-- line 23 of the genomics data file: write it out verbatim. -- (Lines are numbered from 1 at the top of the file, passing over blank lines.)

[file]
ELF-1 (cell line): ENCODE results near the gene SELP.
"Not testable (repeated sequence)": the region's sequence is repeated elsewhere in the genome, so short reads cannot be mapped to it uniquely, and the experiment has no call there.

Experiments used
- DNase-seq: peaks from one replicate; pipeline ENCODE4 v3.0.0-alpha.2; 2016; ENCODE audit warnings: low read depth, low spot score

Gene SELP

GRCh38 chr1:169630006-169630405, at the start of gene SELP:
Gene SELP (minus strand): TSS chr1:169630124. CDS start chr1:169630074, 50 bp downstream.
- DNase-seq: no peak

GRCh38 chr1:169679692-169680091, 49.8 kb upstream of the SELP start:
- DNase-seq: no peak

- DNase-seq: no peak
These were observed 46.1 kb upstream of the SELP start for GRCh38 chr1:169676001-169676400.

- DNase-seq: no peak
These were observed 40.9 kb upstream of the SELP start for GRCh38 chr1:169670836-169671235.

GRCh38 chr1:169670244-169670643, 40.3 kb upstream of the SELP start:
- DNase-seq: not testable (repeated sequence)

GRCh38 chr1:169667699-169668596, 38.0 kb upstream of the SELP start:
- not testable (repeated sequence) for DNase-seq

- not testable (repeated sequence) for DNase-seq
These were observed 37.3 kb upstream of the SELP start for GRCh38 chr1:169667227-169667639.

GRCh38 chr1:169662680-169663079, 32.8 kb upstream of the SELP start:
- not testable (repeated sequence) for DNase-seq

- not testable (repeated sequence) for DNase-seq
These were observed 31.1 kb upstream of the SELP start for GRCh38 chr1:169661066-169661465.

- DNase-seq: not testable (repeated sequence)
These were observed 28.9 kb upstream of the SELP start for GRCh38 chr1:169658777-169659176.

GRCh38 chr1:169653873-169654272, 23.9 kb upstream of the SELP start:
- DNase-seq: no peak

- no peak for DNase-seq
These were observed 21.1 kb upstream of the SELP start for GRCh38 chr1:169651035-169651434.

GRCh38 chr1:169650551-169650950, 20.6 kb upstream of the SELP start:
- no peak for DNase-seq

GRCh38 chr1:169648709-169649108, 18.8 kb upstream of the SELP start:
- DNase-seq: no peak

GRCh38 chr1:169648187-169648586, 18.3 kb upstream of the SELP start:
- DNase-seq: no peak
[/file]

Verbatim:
- not testable (repeated sequence) for DNase-seq